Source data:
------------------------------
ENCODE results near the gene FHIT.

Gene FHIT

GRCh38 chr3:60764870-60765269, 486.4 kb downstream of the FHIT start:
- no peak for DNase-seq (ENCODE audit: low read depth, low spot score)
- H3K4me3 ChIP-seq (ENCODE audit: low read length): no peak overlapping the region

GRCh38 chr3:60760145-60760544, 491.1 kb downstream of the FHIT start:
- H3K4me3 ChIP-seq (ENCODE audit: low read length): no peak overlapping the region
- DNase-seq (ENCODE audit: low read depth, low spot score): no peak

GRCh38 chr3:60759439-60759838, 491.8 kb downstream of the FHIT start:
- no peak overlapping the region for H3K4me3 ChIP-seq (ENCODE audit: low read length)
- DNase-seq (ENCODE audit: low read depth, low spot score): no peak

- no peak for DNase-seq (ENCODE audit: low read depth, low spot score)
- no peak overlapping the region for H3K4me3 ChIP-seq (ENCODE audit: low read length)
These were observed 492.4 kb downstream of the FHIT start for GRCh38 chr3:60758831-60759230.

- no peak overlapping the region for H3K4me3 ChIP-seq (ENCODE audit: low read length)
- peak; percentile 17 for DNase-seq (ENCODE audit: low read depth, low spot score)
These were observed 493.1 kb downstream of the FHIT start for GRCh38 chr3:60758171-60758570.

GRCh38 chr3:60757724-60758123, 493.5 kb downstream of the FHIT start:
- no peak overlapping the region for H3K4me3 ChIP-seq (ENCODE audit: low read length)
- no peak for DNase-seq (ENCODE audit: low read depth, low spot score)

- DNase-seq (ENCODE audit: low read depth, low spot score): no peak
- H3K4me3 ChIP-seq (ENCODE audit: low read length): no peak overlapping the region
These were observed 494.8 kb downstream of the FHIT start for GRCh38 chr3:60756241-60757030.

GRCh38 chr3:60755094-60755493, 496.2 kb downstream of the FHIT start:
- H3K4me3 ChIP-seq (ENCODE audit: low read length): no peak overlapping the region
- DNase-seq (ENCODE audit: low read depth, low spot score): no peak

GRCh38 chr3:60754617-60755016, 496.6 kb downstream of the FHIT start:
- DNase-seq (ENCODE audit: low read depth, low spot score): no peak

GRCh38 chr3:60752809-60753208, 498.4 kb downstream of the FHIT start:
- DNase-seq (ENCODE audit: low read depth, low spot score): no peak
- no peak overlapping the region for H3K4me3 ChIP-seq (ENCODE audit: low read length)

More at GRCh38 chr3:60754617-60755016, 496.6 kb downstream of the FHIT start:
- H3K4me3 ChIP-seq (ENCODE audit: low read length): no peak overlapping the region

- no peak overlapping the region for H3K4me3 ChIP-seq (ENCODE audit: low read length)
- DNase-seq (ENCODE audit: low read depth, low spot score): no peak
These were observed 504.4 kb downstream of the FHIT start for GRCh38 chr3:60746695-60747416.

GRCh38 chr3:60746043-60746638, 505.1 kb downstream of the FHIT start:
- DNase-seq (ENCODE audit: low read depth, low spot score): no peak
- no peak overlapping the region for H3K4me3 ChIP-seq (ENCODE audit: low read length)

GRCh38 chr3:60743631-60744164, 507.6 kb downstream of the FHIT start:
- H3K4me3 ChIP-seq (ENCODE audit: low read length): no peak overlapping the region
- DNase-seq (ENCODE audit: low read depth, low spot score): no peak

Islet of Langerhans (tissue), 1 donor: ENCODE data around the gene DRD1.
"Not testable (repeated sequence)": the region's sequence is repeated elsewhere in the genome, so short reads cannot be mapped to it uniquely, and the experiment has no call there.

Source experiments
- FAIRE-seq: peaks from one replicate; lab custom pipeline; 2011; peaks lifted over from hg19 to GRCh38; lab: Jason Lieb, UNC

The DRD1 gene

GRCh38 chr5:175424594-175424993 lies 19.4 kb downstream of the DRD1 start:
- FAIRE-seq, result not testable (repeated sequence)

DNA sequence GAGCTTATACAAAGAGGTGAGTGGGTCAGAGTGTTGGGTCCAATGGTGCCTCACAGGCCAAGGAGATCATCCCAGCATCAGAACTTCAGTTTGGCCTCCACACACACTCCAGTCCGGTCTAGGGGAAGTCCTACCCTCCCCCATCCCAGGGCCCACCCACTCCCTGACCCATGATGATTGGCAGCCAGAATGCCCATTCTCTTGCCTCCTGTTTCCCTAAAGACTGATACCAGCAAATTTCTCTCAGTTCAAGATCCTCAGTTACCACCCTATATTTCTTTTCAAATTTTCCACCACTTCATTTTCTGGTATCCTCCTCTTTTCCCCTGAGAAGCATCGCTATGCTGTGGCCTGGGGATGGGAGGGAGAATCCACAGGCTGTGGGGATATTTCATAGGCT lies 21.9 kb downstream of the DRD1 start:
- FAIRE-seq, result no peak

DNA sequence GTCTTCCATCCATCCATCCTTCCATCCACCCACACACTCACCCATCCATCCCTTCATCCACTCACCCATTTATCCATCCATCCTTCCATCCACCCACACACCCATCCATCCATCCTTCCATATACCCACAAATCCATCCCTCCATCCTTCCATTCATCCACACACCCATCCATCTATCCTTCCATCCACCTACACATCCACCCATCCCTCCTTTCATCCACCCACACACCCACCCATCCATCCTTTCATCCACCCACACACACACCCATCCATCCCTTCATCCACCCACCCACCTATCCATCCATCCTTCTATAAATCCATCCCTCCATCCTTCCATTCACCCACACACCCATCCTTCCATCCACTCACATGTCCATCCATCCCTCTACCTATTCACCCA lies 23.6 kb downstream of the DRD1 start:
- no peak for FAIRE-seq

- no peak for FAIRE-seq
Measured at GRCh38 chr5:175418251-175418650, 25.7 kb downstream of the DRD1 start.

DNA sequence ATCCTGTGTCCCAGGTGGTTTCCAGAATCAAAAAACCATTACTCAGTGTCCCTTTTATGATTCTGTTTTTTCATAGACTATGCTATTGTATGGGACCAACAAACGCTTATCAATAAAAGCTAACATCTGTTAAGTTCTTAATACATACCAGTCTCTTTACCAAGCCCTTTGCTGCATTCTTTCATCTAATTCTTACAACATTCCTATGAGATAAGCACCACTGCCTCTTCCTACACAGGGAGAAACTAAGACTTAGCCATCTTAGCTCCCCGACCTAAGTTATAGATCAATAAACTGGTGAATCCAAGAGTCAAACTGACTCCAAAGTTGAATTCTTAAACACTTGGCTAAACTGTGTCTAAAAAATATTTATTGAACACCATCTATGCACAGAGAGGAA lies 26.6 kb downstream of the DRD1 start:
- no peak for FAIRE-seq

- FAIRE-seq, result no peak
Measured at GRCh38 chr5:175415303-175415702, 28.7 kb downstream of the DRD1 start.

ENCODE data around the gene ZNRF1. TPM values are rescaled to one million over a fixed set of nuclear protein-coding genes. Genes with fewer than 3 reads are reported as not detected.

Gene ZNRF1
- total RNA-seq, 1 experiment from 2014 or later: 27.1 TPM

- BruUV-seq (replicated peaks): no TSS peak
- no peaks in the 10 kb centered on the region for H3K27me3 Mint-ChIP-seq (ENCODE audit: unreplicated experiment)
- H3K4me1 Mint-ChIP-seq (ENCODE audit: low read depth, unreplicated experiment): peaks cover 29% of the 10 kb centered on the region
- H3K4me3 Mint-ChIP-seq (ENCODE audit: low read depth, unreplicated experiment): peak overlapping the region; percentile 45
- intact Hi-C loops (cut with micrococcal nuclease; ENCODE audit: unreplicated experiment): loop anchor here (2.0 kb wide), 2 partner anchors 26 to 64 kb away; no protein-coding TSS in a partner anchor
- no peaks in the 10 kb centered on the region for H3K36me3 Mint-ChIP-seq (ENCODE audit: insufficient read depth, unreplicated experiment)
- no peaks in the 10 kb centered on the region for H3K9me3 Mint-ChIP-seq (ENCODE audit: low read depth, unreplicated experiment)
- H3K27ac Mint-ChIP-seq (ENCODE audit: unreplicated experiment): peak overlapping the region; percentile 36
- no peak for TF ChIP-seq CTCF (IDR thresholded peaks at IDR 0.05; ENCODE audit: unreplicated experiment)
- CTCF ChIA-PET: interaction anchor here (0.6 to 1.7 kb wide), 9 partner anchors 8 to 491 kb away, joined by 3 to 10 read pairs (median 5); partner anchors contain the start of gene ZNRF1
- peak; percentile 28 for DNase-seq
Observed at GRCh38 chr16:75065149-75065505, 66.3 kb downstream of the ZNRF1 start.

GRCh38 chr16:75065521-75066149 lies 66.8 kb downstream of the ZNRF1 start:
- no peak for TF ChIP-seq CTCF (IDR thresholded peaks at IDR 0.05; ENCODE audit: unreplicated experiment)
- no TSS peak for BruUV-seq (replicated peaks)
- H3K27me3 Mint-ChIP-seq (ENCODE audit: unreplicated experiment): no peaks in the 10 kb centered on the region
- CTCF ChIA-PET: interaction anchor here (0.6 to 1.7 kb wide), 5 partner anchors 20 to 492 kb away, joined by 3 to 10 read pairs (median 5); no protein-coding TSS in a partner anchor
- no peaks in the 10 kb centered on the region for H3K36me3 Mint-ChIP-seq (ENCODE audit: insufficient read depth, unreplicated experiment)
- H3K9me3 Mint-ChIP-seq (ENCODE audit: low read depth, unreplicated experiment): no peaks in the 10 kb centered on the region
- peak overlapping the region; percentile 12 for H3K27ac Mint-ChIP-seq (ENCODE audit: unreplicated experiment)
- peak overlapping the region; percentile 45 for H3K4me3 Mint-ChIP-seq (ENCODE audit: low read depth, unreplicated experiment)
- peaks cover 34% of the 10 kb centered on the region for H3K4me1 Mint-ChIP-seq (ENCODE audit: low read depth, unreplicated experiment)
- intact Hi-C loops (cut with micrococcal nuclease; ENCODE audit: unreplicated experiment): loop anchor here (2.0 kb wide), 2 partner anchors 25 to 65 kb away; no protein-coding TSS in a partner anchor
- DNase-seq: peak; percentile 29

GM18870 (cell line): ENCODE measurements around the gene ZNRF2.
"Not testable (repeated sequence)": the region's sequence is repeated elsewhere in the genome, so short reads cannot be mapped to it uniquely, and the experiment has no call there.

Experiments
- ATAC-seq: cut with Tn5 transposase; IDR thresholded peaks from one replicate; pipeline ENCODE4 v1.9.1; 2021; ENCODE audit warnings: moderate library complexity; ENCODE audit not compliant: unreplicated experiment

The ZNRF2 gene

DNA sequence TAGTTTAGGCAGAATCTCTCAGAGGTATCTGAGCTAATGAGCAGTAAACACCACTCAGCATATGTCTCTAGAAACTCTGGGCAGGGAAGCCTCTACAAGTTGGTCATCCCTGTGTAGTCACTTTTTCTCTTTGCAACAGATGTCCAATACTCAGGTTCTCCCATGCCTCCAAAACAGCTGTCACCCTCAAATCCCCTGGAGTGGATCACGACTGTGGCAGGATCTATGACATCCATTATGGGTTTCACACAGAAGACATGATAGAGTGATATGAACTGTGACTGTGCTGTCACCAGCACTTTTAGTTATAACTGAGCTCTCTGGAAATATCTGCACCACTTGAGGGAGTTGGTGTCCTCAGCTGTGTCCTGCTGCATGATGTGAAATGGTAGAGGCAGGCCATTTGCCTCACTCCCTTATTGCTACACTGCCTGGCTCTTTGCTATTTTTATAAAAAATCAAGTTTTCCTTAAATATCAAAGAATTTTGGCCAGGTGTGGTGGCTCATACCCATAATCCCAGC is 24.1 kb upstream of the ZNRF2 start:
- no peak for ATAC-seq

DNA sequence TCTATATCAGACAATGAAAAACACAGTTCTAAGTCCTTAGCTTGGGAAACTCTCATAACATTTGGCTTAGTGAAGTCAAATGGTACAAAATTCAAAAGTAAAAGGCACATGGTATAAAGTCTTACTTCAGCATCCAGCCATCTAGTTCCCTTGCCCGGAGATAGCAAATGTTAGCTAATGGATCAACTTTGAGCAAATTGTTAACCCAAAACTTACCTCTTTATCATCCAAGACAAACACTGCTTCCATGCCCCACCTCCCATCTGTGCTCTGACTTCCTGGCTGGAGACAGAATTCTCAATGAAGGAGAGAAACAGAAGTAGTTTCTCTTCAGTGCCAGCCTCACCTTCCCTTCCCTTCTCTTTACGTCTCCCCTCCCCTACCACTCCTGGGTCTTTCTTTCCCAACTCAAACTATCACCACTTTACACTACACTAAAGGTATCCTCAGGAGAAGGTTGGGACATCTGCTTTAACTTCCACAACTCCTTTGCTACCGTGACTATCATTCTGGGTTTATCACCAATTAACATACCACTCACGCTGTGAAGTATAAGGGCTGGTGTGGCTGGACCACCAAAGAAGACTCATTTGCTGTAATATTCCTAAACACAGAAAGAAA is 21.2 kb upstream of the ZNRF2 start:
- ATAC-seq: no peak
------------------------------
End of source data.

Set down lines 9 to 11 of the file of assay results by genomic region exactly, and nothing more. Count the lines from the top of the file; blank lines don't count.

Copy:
GRCh38 chr3:60759439-60759838, 491.8 kb downstream of the FHIT start:
- no peak overlapping the region for H3K4me3 ChIP-seq (ENCODE audit: low read length)
- DNase-seq (ENCODE audit: low read depth, low spot score): no peak